Warning: this post describes a feature where the developers probably might not have thought of when they designed it. Use on your own risk (as with any scripts we show you here).

When using workflows to integrate with infrastructure outside the control of vCAC (like getting the next available IP address from your IPAM system) you might run into concurrency issues – unless you only allow to run one instance of a workflow at a time. The problem here is that vCAC does not provide any means for your workflows to ‘lock’ and synchronise access to resources.

You certainly can use .NET objects like ‘Semaphores’ or ‘Mutexes’ to create locks but they only exist on a single machine (in memory). But if you have more than one DEM worker around this is not an option. Surprisingly vCO might help you here, but only if you have all vCOs in an HA evironment connecting to the same database. However -due to customer constraints- this does not always work and just for locking I would vote against setting up a vCO infrastructure.

So unless you want to set up a whole new locking infrastructure on your own you might want to fallback to vCAC as the central source and authority. And with some thinking and creativity you will find out you only have to create an object within vCAC that (or its name) must only exist once within the system. As most of vCAC entities have an id or uniqueidentifier as its primary key you have to find an object that relies on its display name, eg. ‘Announcements’.
With that it is now really easy to create a locking on your own. You just have to create a new ‘Announcement’ entity with a name of your choice and add it to the ‘Announcements’ collection. When the name already exists you will receive a DataServiceRequestException with a message about a primary key constraint violation similar to the following: “Violation of PRIMARY KEY constraint ‘PK_Announcements’. Cannot insert duplicate key in object ‘dbo.Announcements’.”
On success you have created your lock and you can do the business you have to do without any other workflow instance interfering with you. After all of your script magic is over you simply remove the previously created announcement entity.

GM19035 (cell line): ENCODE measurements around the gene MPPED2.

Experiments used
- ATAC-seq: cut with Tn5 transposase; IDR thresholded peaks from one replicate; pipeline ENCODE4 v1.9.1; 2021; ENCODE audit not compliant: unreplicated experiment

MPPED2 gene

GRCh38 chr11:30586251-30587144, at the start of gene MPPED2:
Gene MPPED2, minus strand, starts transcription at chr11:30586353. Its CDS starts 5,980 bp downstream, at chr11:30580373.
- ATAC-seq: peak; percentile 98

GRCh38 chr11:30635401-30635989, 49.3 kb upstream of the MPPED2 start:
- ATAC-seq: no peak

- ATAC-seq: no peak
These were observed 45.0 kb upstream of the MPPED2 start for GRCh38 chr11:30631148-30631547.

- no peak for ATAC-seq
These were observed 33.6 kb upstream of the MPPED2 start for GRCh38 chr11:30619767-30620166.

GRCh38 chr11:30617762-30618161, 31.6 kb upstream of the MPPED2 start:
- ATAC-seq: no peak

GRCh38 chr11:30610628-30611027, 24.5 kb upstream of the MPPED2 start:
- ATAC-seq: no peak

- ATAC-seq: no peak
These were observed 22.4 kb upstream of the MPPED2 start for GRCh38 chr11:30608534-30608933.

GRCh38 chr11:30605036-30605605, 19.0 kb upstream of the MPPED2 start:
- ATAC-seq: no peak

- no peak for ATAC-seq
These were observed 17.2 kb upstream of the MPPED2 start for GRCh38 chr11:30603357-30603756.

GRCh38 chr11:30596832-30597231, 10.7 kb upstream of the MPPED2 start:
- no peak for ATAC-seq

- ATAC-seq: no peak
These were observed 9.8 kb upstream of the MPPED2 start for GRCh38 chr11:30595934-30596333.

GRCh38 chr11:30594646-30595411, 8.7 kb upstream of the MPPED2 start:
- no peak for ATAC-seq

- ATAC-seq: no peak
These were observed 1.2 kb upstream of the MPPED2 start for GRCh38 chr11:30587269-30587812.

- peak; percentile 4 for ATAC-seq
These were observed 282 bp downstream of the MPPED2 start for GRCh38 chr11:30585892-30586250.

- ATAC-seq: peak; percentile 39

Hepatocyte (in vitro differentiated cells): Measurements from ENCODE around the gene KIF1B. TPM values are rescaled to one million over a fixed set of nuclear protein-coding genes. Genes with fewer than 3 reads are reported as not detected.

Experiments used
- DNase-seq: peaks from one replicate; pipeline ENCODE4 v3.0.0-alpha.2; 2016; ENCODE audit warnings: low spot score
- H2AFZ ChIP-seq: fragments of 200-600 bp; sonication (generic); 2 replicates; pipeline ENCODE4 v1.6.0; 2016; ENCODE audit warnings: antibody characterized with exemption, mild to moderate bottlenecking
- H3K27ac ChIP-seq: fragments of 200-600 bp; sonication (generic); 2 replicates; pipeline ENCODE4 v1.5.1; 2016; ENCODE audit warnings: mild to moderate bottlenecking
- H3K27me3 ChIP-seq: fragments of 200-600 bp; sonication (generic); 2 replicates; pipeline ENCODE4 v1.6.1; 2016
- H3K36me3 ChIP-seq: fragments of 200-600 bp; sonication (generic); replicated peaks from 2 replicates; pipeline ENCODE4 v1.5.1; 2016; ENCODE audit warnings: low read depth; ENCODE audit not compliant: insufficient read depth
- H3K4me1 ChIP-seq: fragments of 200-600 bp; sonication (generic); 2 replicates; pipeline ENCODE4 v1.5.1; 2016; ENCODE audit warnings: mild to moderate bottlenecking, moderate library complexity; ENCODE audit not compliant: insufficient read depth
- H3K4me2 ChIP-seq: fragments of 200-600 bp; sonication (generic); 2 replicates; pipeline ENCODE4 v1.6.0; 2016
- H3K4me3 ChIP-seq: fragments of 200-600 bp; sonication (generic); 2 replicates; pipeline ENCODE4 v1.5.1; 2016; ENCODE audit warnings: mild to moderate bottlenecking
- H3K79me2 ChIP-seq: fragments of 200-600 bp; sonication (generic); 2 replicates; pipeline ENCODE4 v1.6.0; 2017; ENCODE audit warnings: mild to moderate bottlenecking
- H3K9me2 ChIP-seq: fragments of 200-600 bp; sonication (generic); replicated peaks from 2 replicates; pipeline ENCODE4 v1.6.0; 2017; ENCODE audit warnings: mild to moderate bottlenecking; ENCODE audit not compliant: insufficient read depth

A word of caution: Actually you could choose any entity that has a ‘string’ as its PK but you really should not use anything where vCAC would start calculations and computations (as creating a new ComputeCluster) …

One drawback with the announcements entity is that vCAC only allows for 50 character in total. So that is why I would actually create a (SHA1) hash from the requested lock name and put the real name (along with a description and session id of the caller) into the message part of the announcement. A sample code might look like this:

# $MgmtContext : DynamicOps.ManagementModel.ManagementModelEntities
# $Name : name of lock
# $Description: description of the lock and its use
$sha1 = New-Object System.Security.Cryptography.SHA1Managed;
$ab = $sha1.ComputeHash([System.Text.Encoding]::UTF8.GetBytes($Name));
$NameHash = [System.BitConverter]::ToString($ab).Replace('-','');
$Description = "'{0}' [{1}]: {2}" -f $Name, $Host.InstanceId, $Description;

$a = New-Object DynamicOps.ManagementModel.Announcement;
$a.LastUpdate = [datetime]::Now;
$a.Name = $NameHash;
$a.Culture = ''; # part of the composite PK
$a.Message = $Description;
$r = $MgmtContext.SaveChanges();
$null = $MgmtContext.Detach($a);

On case of a failure you have to delete the announcement object otherwise subsequent calls to ‘SaveChanges()’ will fail as the context is still tracking the entity (due to the ‘UpdateObject()’ call). So you might want to put something like this into your catch{} block when encountering a

# catch
# if($_.Exception.InnerException -And
#   ($_.Exception.InnerException -is
#   [System.Data.Services.Client.DataServiceRequestException]))
    $r = $MgmtContext.SaveChanges();

Waiting on such locks is a different story. In the end it actually comes down to a loop with a balanced wait/retry mechanism as there is no other way to get notified.

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